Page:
Rare Maya "Death Vase" Discovered
Blake de Pastino
National Geographic News
|Updated December 4, 2007|
An extremely rare and intricately carved "death vase" has been discovered in the 1,400-year-old grave of an elite figure from the Maya world, scientists say.
The vase is the first of its kind to be found in modern times, and its contents are opening a window onto ancient rituals of ancestor worship that included food offerings, chocolate enemas, and hallucinations induced by vomiting, experts say.
Archaeologists discovered the vase along with parts of a human skeleton while excavating a small "palace" in northwestern Honduras in 2005. (The dig was funded by the National Geographic Society, which owns National Geographic News.)
Soil samples taken from in and around the vessel were found to contain pollen from corn, cacao, and false ipecac, a plant that causes severe nausea when eaten.
These traces suggest the vase may have been used in ancient rites the Maya practiced to produce trancelike states through intense physical purging, said Christian Wells, an anthropologist at the University of South Florida who lead the excavation.
"The way to have contact, to communicate, with ancestors is to have visions," Wells said of the Maya rituals.
"And you have a vision either by cutting yourself and bloodletting—which there's really no evidence for in this case—or by having some very powerful chocolate enema, or by drinking your brains out and throwing up.
"We think this beverage [in the vase] may have contained ipecac, which would have made the person who's drinking it throw up—a lot. Then, by throwing up a lot, they could've had visions that would have allowed them to talk with the ancestors."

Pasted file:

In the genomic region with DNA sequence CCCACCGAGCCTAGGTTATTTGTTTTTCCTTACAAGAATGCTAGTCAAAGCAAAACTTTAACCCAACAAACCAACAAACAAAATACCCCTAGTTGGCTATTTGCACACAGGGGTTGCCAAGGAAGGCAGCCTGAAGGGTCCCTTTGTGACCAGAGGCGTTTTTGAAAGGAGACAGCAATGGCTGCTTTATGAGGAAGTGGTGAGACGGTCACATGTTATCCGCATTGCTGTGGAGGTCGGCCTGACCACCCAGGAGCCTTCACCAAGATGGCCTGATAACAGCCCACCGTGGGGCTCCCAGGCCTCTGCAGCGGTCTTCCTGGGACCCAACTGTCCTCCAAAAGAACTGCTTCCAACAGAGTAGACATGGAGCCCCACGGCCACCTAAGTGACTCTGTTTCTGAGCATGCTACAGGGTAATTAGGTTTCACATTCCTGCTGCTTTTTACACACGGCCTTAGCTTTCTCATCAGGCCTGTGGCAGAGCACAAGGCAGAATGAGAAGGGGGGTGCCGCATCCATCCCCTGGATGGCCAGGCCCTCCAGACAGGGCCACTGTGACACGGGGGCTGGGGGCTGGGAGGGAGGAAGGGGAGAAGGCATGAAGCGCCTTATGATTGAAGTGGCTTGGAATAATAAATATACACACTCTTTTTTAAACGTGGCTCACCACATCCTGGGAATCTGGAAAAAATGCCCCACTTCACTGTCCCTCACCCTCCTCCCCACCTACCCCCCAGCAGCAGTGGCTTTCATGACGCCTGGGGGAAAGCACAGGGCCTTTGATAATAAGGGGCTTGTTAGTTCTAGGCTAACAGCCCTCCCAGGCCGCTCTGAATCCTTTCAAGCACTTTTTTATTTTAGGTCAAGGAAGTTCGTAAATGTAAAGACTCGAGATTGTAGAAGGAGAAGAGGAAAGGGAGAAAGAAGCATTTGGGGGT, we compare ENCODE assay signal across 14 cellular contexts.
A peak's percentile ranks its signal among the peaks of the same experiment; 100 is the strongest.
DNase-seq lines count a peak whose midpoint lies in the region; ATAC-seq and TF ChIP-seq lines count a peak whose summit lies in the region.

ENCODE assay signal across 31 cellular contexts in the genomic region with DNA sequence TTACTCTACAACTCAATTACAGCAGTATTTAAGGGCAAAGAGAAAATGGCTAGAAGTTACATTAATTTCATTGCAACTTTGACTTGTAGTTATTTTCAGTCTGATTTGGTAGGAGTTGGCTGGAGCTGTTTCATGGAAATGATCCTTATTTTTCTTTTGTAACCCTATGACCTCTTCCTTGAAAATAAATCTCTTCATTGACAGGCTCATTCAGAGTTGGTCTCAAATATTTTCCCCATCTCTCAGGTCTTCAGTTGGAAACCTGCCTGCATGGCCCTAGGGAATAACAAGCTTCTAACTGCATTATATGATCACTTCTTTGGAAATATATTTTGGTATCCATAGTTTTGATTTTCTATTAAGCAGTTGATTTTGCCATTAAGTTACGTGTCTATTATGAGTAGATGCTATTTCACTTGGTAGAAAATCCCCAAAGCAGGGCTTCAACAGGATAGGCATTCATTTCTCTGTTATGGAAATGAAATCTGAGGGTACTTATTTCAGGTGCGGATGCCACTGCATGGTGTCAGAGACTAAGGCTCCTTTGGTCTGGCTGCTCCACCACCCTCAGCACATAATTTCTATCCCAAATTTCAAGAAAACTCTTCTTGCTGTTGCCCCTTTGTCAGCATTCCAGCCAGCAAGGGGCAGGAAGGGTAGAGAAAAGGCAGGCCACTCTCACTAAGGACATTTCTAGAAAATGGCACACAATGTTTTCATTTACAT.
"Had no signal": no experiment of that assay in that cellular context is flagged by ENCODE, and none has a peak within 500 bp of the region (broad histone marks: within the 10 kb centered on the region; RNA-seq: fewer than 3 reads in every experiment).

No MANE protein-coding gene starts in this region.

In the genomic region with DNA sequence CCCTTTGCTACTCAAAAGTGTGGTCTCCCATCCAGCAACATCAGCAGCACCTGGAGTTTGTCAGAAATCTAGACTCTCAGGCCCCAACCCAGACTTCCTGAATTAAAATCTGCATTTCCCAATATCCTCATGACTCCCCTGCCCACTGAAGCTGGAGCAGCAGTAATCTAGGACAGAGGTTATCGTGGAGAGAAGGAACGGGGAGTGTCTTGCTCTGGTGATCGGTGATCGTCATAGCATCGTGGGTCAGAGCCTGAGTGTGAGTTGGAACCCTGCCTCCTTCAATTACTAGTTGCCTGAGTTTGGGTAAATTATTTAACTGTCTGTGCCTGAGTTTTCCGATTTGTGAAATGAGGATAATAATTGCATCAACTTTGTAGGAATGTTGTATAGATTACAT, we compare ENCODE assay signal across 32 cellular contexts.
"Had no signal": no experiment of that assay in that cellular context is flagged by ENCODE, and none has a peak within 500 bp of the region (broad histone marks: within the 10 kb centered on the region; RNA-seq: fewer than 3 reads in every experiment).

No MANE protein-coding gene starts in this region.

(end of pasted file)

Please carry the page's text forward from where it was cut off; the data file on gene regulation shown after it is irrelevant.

Wells' team believes that the white marble vase contained a corn-based gruel laced with the stomach-churning herb. Cacao, from which chocolate is made, may have been added for flavor.
The new findings could help solve the long-standing mystery of what purpose the ornamental vessels, called Ulúa-style vases, served.
Most of the vases known to scientists were either looted from graves or were unearthed long before modern archaeological methods were available, Wells said.
"It's really the first one that has ever been excavated [scientifically]," Wells said. "Until this case, we hadn't really had any idea about how these items were used."
Although the archaeologists may have uncovered the vase's purpose, they are still perplexed by where they found it—beneath a pyramid-like palace they discovered in a small, remote settlement in Honduras' Palmarejo Valley (see map).
"It's a terraced building, and it had a single room on top—a long, narrow, rectangular room," Wells said of the newfound structure. "It was like a house, but a very nice one."
Both the palace and the vase suggest a level of prestige that seems out of keeping with what was otherwise an unremarkable farming village, he said. It's not clear whether its inhabitants were ethnic Maya or members of another group influenced by Maya culture, he added.
"Compared to other sites in the region, this one's pretty small, pretty unimpressive. So why is this very super high-status product in this burial in this residential building?"
The team suspects that the person buried beneath the palace was of historic importance to local residents, likely an ancestor figure whose death marked the end of an era.
"An ancestor is an important person who could've been a founder of the community or a founder of the lineage of the ruling family," he said.
The palace was built over the grave very soon after the burial took place, around A.D. 650, Wells said.
The vase was added to the grave about a hundred years after the burial, he added, likely to commemorate the ancestor's death.